Stars and Stripes – Navy struggles to hold back surface warfare officers, surveillance report examining collisions at sea says

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A Sailor receives his Surface Officer badge during a ceremony aboard the littoral combat ship USS Freedom January 15, 2014 (Donnie W. Ryan / US Navy)

WASHINGTON – Naval officers who focus on the safety of surface vessel operations change jobs or leave the military at higher rates than other duty officers in similar positions, according to a report by government surveillance released Thursday.

The Government Accountability Office report also found that only 12% of female surface warfare officers remain in office, compared to 39% of male SWOs. Overall, 33% of SWOs remain in office compared to 45% of officers who hold similar jobs in the Navy.

Although Naval Surface Forces Command tracks rates of separation of surface warfare officers by gender, it has not developed a plan to improve retention rates, according to the report titled “Navy Readiness: Actions Needed.” to assess and improve the career path of surface warfare officers ”.

The GAO report is part of an ongoing response to two collisions at sea that killed 17 sailors in 2017. This spring, the guided-missile destroyer USS Fitzgerald collided with a merchant ship off the coast of Japan, resulting in the deaths of seven United States sailors.

Later that year, the guided-missile destroyer USS John S. McCain was struck by a chemical tanker off the coasts of Singapore and Malaysia. Ten American sailors died as a result of the accident.

Some changes came after two internal root cause investigations of the 2017 crashes revealed issues with training, qualifications and postings as officers progressed throughout their careers, according to the report from the GAO.

The Navy has taken small steps to improve officer career paths, such as extending training and service periods to allow more time to gain qualifications, but it has not fundamentally changed the career paths of officers. career for more than a century, GAO said.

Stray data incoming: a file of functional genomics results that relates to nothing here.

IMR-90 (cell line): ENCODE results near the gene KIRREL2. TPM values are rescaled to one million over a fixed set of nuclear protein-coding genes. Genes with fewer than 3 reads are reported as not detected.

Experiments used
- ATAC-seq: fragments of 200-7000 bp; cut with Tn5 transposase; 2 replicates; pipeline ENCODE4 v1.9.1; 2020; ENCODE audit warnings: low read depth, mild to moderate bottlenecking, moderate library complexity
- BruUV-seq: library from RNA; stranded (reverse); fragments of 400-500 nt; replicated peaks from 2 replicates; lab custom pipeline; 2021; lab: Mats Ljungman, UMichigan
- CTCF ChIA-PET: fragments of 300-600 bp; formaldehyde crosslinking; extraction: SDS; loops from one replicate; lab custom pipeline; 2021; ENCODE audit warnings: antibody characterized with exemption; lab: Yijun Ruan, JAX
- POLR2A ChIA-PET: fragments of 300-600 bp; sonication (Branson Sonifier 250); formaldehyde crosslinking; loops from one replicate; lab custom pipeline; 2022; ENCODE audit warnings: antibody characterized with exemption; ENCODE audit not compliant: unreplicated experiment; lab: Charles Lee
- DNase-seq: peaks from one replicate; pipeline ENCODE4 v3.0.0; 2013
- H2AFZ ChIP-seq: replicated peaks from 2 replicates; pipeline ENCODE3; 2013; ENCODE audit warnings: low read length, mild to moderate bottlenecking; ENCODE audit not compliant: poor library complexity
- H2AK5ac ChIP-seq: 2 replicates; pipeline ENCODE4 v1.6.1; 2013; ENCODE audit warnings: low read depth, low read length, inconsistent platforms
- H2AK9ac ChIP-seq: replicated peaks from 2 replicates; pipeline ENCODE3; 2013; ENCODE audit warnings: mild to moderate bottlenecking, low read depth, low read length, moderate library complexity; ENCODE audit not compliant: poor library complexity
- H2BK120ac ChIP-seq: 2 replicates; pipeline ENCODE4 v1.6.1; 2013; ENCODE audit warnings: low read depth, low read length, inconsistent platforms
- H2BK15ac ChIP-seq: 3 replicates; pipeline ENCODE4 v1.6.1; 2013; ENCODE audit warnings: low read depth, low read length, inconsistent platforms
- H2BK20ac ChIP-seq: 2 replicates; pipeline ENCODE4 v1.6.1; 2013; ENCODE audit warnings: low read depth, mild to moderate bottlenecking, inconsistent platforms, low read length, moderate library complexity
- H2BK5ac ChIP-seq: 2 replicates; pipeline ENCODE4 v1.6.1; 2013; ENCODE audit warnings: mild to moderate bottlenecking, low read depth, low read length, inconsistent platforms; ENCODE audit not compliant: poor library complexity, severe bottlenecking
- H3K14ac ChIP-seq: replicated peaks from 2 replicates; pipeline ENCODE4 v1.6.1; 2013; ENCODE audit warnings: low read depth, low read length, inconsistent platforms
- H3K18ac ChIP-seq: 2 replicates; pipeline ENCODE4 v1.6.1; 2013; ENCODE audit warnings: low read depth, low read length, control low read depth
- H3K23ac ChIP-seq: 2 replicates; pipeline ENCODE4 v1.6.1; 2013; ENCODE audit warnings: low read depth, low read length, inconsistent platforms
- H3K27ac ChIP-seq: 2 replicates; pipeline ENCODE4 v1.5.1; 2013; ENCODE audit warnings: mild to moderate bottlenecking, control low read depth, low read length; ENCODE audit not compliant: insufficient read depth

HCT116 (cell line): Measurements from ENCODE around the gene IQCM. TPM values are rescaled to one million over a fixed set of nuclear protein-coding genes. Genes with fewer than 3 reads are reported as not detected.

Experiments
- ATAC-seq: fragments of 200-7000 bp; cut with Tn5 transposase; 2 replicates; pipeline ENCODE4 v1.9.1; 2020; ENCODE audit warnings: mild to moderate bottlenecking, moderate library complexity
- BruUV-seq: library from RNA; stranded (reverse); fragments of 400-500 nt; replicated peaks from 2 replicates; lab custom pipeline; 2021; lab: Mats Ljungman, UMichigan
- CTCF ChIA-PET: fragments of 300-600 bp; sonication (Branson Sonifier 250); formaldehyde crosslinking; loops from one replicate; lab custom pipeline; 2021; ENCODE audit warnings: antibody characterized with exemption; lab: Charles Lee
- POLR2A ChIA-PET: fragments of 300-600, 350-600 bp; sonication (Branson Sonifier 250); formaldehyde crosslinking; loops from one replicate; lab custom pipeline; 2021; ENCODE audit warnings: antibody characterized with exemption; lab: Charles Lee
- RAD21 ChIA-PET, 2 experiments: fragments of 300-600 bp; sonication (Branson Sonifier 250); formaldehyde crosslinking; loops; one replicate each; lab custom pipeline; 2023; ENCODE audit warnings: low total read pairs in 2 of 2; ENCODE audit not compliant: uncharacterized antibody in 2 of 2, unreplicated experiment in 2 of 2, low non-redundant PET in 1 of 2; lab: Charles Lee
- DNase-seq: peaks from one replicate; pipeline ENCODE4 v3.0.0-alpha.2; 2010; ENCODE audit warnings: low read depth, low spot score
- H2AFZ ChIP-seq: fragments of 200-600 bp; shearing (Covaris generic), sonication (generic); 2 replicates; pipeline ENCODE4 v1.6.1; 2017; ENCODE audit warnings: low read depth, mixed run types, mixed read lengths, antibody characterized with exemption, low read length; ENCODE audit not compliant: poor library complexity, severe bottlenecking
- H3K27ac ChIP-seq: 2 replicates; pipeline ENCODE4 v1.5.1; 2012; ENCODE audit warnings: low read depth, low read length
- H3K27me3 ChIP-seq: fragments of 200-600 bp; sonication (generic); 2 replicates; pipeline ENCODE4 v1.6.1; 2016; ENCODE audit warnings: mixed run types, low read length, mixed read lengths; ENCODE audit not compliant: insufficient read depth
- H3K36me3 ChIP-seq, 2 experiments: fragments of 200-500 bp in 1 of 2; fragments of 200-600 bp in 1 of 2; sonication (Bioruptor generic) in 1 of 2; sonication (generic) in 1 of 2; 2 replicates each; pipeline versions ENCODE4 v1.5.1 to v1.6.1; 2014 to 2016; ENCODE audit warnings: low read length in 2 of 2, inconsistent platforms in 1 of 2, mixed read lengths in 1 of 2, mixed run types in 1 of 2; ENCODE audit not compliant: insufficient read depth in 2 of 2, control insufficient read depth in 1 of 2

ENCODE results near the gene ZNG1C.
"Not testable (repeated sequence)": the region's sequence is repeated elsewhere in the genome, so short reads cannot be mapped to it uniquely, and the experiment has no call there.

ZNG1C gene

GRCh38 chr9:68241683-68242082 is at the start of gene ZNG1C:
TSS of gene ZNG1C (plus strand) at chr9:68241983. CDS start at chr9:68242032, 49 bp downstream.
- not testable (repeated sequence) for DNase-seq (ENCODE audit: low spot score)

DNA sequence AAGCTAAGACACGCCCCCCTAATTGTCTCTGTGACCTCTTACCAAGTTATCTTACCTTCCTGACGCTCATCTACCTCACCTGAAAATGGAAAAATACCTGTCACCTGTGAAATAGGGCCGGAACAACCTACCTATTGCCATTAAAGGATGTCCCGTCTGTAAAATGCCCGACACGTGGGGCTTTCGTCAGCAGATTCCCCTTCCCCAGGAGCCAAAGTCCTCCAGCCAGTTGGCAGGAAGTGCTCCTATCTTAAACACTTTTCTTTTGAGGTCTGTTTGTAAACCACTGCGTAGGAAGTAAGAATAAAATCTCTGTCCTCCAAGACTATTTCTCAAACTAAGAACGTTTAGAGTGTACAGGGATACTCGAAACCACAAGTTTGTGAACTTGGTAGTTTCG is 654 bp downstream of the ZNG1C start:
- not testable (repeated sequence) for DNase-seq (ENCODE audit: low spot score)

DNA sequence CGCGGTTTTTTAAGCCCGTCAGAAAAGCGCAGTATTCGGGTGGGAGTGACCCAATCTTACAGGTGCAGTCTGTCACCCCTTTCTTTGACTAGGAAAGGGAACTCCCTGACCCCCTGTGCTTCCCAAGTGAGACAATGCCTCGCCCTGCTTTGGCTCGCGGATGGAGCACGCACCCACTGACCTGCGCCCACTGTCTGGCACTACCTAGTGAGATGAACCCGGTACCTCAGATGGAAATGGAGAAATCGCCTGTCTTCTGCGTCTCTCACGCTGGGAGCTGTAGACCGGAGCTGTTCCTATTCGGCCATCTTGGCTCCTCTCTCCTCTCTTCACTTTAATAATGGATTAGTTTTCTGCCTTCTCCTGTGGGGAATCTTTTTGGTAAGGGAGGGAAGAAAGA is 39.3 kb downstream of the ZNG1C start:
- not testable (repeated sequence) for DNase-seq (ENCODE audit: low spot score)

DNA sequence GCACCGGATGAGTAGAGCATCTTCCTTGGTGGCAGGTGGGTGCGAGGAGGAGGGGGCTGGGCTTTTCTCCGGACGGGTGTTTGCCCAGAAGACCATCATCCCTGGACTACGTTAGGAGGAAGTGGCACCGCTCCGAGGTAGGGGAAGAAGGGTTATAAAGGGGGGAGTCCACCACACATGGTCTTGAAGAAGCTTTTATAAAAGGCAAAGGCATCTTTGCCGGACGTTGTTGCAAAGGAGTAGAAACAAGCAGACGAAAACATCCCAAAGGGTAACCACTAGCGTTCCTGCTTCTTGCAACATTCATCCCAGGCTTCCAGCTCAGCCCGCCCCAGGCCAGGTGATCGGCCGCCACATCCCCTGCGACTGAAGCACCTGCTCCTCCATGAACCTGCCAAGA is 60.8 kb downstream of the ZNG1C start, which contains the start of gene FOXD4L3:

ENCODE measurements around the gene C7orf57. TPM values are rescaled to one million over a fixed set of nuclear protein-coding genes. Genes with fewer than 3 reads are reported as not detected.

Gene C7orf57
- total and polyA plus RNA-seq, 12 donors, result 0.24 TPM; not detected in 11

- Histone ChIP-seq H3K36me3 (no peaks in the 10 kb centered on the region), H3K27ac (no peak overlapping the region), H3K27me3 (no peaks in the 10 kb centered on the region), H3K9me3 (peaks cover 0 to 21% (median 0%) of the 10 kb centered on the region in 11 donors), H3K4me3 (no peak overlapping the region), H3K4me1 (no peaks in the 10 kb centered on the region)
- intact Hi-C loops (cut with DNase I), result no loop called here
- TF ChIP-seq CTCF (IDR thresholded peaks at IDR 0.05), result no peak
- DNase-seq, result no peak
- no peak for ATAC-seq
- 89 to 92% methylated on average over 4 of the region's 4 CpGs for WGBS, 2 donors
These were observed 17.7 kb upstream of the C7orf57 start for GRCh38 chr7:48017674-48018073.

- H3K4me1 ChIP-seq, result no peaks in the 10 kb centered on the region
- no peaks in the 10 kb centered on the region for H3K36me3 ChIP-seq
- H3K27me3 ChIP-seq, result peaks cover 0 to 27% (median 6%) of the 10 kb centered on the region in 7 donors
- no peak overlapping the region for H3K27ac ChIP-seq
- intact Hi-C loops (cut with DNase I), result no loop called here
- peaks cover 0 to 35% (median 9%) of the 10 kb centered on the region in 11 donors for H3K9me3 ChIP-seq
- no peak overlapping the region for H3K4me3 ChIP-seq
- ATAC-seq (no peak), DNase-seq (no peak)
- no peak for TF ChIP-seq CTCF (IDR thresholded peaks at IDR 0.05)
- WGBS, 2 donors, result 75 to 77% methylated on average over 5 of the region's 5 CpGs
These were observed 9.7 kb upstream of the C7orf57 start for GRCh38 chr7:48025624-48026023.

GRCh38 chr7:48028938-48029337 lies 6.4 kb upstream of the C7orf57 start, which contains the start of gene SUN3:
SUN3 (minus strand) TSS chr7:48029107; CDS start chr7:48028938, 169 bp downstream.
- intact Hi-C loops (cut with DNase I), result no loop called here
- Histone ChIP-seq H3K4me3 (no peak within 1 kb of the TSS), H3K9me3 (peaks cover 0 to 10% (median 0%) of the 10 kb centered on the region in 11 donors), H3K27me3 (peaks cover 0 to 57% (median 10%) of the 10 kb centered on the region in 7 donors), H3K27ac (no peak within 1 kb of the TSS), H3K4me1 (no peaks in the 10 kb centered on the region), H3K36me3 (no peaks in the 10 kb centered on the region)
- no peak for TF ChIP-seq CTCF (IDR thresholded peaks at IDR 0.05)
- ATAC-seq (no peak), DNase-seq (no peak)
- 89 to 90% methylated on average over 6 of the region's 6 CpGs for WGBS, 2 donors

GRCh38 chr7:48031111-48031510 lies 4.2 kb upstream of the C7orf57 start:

Representative Rob Wittman, R-Va., Told a House Armed Services subcommittee hearing Thursday that the “lack of leadership” among surface warfare officers “continues to haunt him.” Thursday was the fourth anniversary of the USS Fitzgerald crash.

During the hearing, Wittman lobbied Vice Admiral James Kilby, the Navy’s deputy chief of naval operations for combat needs and capabilities, the results of the GAO report and how the Navy addresses ongoing issues with surface warfare officers.

Specifically, Wittman pointed to a statistic in the report that, by a factor of four to one, surface warfare officers believe specialized career paths would prepare them better for their jobs than the current generalized career path.

“Without periodic assessments of current approaches, including alternative career paths, and the use of these assessments, the US Navy could miss an opportunity to develop and retain competent SWOs,” the GAO wrote.

Surface warfare officers “cry for change,” Wittman said at the House Subcommittee on Maritime Power and Projection Forces hearing to discuss the Navy’s budget proposal for the exercise 2022.

Kilby said he couldn’t speak to the specific study data released after the hearing ended.

However, he said: “We have done a lot of work, we believe, to professionalize and increase our training in seafaring skills. Some of these investments are still ongoing in Norfolk [Va.] and San Diego and will prove to be sufficient.

Surface warfare officers are trained to serve in all departments and all types of ships. This training offers a generalist career path covering disciplines such as ship handling, engineering and combat systems. But other Navy officers specialize in specific areas of the ships department.

“According to the Commander of Naval Surface Forces, a generalist approach is the best career path for SWOs because commanders must know how to drive, fight and lead on their ship, and SWOs with specialized career paths are less prepared. to this responsibility that are SWOs with a generalist career path, ”according to the GAO report.

However, the GAO has found that a majority of surface warfare officers want a specialized career path. It is estimated that 65% of surface warfare officers want a specialized track, compared to 16% who think a generalist model is the best.

The GAO recommended that the Navy develop a plan to improve retention, including female retention rates, and regularly evaluate its approach to officer training. The assessment will then serve as a means of improving career options. The Navy agreed with the seven recommendations.

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Twitter: @sarahjcamm

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